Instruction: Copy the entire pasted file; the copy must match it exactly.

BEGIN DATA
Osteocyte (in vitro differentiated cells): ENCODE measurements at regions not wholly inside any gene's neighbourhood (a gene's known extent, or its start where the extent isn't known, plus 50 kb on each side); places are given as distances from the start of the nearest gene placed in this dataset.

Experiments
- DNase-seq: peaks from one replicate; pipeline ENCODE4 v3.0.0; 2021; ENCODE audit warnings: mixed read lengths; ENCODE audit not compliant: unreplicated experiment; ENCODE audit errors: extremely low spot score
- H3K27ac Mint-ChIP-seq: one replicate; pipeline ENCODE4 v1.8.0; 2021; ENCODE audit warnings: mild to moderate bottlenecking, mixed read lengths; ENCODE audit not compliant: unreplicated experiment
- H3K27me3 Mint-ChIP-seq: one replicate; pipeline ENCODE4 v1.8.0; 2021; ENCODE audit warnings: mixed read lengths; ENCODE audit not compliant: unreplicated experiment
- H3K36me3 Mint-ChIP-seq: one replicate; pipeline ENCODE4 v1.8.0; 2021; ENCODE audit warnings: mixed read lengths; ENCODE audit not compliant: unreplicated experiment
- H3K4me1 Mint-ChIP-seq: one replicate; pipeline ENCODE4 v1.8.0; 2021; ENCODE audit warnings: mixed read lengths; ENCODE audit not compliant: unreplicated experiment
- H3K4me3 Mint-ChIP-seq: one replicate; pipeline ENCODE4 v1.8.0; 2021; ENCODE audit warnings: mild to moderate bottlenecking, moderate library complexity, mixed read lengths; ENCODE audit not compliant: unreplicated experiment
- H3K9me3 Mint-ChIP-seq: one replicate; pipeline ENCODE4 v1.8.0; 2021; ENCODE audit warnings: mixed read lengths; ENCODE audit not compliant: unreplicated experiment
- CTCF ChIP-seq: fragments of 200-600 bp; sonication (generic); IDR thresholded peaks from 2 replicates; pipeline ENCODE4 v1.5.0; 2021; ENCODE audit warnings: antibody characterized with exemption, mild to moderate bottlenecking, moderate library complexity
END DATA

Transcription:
Osteocyte (in vitro differentiated cells): ENCODE measurements at regions not wholly inside any gene's neighbourhood (a gene's known extent, or its start where the extent isn't known, plus 50 kb on each side); places are given as distances from the start of the nearest gene placed in this dataset.

Experiments
- DNase-seq: peaks from one replicate; pipeline ENCODE4 v3.0.0; 2021; ENCODE audit warnings: mixed read lengths; ENCODE audit not compliant: unreplicated experiment; ENCODE audit errors: extremely low spot score
- H3K27ac Mint-ChIP-seq: one replicate; pipeline ENCODE4 v1.8.0; 2021; ENCODE audit warnings: mild to moderate bottlenecking, mixed read lengths; ENCODE audit not compliant: unreplicated experiment
- H3K27me3 Mint-ChIP-seq: one replicate; pipeline ENCODE4 v1.8.0; 2021; ENCODE audit warnings: mixed read lengths; ENCODE audit not compliant: unreplicated experiment
- H3K36me3 Mint-ChIP-seq: one replicate; pipeline ENCODE4 v1.8.0; 2021; ENCODE audit warnings: mixed read lengths; ENCODE audit not compliant: unreplicated experiment
- H3K4me1 Mint-ChIP-seq: one replicate; pipeline ENCODE4 v1.8.0; 2021; ENCODE audit warnings: mixed read lengths; ENCODE audit not compliant: unreplicated experiment
- H3K4me3 Mint-ChIP-seq: one replicate; pipeline ENCODE4 v1.8.0; 2021; ENCODE audit warnings: mild to moderate bottlenecking, moderate library complexity, mixed read lengths; ENCODE audit not compliant: unreplicated experiment
- H3K9me3 Mint-ChIP-seq: one replicate; pipeline ENCODE4 v1.8.0; 2021; ENCODE audit warnings: mixed read lengths; ENCODE audit not compliant: unreplicated experiment
- CTCF ChIP-seq: fragments of 200-600 bp; sonication (generic); IDR thresholded peaks from 2 replicates; pipeline ENCODE4 v1.5.0; 2021; ENCODE audit warnings: antibody characterized with exemption, mild to moderate bottlenecking, moderate library complexity